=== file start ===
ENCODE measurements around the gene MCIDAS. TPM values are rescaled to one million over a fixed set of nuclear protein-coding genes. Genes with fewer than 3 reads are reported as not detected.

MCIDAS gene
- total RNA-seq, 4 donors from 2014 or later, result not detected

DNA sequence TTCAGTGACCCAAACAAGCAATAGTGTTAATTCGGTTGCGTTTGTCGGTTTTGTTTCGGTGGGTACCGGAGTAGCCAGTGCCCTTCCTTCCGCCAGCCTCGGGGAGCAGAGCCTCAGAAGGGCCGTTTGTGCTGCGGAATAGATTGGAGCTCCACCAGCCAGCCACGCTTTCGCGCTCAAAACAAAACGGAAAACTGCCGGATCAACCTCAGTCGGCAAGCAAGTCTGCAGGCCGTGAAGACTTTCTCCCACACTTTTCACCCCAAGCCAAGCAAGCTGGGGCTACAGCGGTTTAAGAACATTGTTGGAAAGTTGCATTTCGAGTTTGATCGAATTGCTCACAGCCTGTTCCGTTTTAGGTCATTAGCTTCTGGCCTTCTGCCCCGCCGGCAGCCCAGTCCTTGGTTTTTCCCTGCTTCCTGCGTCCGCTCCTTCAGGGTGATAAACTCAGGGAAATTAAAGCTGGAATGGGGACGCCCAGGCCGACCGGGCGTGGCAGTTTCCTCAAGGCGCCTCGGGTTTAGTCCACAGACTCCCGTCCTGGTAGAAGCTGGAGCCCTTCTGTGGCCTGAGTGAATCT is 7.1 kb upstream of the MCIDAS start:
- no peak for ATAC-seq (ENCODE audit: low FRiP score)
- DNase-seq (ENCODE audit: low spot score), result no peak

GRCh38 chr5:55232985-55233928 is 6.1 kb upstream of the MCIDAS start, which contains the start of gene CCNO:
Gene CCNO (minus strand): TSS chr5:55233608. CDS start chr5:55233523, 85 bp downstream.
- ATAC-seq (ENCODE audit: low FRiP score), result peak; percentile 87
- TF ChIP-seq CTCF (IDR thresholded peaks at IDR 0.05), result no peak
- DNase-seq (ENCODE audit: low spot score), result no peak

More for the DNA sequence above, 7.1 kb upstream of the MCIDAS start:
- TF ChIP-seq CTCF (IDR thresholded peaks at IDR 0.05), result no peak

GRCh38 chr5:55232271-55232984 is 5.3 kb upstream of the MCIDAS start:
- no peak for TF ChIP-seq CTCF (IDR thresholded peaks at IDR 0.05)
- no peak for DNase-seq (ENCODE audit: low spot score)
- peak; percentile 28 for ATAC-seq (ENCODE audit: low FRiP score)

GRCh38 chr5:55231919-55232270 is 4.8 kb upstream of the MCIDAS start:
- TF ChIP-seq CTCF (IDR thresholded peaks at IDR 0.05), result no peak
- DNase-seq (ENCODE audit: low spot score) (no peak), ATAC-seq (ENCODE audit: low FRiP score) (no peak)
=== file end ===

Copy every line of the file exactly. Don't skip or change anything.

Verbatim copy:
ENCODE measurements around the gene MCIDAS. TPM values are rescaled to one million over a fixed set of nuclear protein-coding genes. Genes with fewer than 3 reads are reported as not detected.

MCIDAS gene
- total RNA-seq, 4 donors from 2014 or later, result not detected

DNA sequence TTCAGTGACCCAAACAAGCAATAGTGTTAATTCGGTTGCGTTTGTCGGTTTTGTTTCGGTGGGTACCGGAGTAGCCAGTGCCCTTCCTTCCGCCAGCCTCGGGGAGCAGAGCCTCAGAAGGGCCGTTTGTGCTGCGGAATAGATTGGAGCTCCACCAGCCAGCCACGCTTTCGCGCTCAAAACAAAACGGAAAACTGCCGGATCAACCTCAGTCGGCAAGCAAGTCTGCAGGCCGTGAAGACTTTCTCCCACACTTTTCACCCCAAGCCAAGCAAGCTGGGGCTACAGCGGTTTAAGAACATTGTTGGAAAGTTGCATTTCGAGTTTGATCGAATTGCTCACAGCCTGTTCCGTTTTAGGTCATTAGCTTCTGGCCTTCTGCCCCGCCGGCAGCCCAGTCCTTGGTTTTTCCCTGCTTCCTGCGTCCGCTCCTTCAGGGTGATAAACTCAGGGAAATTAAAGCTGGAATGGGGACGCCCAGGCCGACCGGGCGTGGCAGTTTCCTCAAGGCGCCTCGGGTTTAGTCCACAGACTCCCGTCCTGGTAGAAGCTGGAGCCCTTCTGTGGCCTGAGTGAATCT is 7.1 kb upstream of the MCIDAS start:
- no peak for ATAC-seq (ENCODE audit: low FRiP score)
- DNase-seq (ENCODE audit: low spot score), result no peak

GRCh38 chr5:55232985-55233928 is 6.1 kb upstream of the MCIDAS start, which contains the start of gene CCNO:
Gene CCNO (minus strand): TSS chr5:55233608. CDS start chr5:55233523, 85 bp downstream.
- ATAC-seq (ENCODE audit: low FRiP score), result peak; percentile 87
- TF ChIP-seq CTCF (IDR thresholded peaks at IDR 0.05), result no peak
- DNase-seq (ENCODE audit: low spot score), result no peak

More for the DNA sequence above, 7.1 kb upstream of the MCIDAS start:
- TF ChIP-seq CTCF (IDR thresholded peaks at IDR 0.05), result no peak

GRCh38 chr5:55232271-55232984 is 5.3 kb upstream of the MCIDAS start:
- no peak for TF ChIP-seq CTCF (IDR thresholded peaks at IDR 0.05)
- no peak for DNase-seq (ENCODE audit: low spot score)
- peak; percentile 28 for ATAC-seq (ENCODE audit: low FRiP score)

GRCh38 chr5:55231919-55232270 is 4.8 kb upstream of the MCIDAS start:
- TF ChIP-seq CTCF (IDR thresholded peaks at IDR 0.05), result no peak
- DNase-seq (ENCODE audit: low spot score) (no peak), ATAC-seq (ENCODE audit: low FRiP score) (no peak)